A Method of Homily Preparation

St. Francis de Sales in his excellent book, On the Preacher and Preaching, declares emphatically: “We must adhere to method in all things; there is nothing more helpful to a preacher, makes his preaching more profitable, and is so pleasing to his hearers.” His book makes it clear that what St. Francis means by method is an organizational structure for the homily. Consequently, he outlines several ways that he uses to structure his homilies. Another understanding of the term “method” refers to the whole homily preparation process. In that regard, both Pope Francis and Pope Benedict stress the importance of a method and provide their preachers with helpful direction as to what that preparation method should be.

Both popes emphasize the primacy of prayer — what Dr. Mary Margret Pazdan, OP, identifies as “Contemplo” in a three-step method: Contemplo, Studeo, Praedico. Pope Benedict in Verbum Domini writes that the homily must be prepared through meditation and prayer. He offers three questions for preachers to use in this meditation: “What are the Scriptures saying? What do the Scriptures say to me personally? What should I say to the community in front of me in light of its concrete situation?” Pope Francis in Evangelii Gaudium underlines this first step in a homiletic method: “The first step after calling on the Holy Spirit is to give full attention to the biblical text — the basis of preaching.” He, too, calls for the preacher to: first discover what the author intended the text to say, then engage in a personal reading, and finally settle upon what the faithful need to hear. The Homiletic Directory recommends Lectio Divina to do these things.

These are overarching principles and approaches. Every preacher will need to find a personal way of accomplishing what the Church wants in the homilies of its preachers. Here is how I have approached the great task of preaching in the name of the Church. I offer it not for imitation, but as a resource to help inform other preachers as they develop their own method.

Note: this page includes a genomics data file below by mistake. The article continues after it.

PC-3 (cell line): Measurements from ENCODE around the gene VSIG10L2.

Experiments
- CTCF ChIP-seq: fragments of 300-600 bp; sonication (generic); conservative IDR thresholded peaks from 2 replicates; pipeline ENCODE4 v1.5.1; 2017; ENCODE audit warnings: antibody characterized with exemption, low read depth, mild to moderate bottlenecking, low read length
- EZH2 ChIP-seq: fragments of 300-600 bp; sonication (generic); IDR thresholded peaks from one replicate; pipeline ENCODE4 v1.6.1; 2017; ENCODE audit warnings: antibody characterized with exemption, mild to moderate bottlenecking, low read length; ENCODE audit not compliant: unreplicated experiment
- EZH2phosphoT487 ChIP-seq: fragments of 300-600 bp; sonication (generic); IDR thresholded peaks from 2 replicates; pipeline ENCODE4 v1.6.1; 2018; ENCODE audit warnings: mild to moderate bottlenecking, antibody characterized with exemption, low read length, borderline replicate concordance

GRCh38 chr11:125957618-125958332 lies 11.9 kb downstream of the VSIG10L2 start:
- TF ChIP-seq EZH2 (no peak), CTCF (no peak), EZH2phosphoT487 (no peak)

Step 1: Contemplo

The Homiletic Directory recommends that preachers take advantage of “the constellation of readings and prayers of the celebration.” It advises the preacher to take fully into account not only the lectionary readings, but what is also sometimes called “the Liturgical Bible,” that is, all the prayers and liturgical texts of that Mass. The term constellation is particularly apt. Rather than look at one star, or in this case one reading, the preacher steps back to see that a number of stars make a constellation revealing Orion, or the Big Dipper. So, too, the Homiletic Directory asks the preacher to step back and rather than focus on one reading to find the larger picture that extends through all of them.

My own practice to bring the constellation into focus is to look first at what the Church gives us in the liturgical texts before I look at the lectionary readings. Thus, my first Contemplo is on the Entrance Antiphon, Collection, Gospel Acclamation, Prayer over the Offerings, Communion Antiphon, and Prayer After Communion. This prayerful reading can yield a theme put forth for the whole Mass. It also has meant explicit preaching on these liturgical texts in the homily itself.

The next Contemplo uses Lectio Divina for a prayerful reading of all three readings and the responsorial psalm. Connections with and inspirations around the liturgical texts in the first Contemplo become immediately apparent.